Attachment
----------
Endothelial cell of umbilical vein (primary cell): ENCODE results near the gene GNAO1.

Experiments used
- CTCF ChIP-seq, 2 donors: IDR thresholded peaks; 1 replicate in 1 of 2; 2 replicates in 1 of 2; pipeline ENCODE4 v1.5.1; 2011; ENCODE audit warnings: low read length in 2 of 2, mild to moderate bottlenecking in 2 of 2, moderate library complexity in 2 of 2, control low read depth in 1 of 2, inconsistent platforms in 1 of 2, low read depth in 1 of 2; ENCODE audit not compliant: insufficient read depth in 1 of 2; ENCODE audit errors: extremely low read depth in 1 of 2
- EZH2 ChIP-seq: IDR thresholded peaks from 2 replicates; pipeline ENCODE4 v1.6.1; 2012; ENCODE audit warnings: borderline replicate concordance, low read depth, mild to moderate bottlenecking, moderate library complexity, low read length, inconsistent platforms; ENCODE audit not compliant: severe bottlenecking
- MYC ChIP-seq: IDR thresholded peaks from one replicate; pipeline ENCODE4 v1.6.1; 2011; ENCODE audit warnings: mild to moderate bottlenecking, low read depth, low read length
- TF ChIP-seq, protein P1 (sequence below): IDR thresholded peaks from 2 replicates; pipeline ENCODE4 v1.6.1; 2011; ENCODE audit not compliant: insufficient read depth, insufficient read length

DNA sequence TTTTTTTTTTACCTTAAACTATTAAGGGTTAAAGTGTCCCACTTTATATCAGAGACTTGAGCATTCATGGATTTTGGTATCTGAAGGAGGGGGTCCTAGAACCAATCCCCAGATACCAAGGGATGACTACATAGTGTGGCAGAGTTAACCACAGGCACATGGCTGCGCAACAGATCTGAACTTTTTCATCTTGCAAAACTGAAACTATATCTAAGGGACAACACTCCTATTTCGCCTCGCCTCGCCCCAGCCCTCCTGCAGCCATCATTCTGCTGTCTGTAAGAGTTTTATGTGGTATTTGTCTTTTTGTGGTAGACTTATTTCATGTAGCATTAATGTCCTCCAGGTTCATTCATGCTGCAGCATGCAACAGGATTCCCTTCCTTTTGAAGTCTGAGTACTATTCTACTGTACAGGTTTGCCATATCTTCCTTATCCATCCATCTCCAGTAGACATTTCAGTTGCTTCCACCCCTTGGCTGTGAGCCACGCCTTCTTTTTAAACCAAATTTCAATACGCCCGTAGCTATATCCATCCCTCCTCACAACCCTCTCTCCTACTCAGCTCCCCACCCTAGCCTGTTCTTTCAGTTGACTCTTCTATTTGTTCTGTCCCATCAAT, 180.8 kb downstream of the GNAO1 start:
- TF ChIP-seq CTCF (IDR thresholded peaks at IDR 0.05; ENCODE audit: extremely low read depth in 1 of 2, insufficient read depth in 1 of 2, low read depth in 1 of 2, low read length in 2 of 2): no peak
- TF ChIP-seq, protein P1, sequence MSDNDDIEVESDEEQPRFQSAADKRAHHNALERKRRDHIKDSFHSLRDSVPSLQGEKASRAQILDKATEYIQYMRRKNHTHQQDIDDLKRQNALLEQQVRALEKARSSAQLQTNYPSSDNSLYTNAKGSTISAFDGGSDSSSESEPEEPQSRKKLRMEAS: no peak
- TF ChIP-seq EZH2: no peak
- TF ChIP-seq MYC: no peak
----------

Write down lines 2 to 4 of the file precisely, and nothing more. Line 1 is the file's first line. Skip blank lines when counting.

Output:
Experiments used
- CTCF ChIP-seq, 2 donors: IDR thresholded peaks; 1 replicate in 1 of 2; 2 replicates in 1 of 2; pipeline ENCODE4 v1.5.1; 2011; ENCODE audit warnings: low read length in 2 of 2, mild to moderate bottlenecking in 2 of 2, moderate library complexity in 2 of 2, control low read depth in 1 of 2, inconsistent platforms in 1 of 2, low read depth in 1 of 2; ENCODE audit not compliant: insufficient read depth in 1 of 2; ENCODE audit errors: extremely low read depth in 1 of 2
- EZH2 ChIP-seq: IDR thresholded peaks from 2 replicates; pipeline ENCODE4 v1.6.1; 2012; ENCODE audit warnings: borderline replicate concordance, low read depth, mild to moderate bottlenecking, moderate library complexity, low read length, inconsistent platforms; ENCODE audit not compliant: severe bottlenecking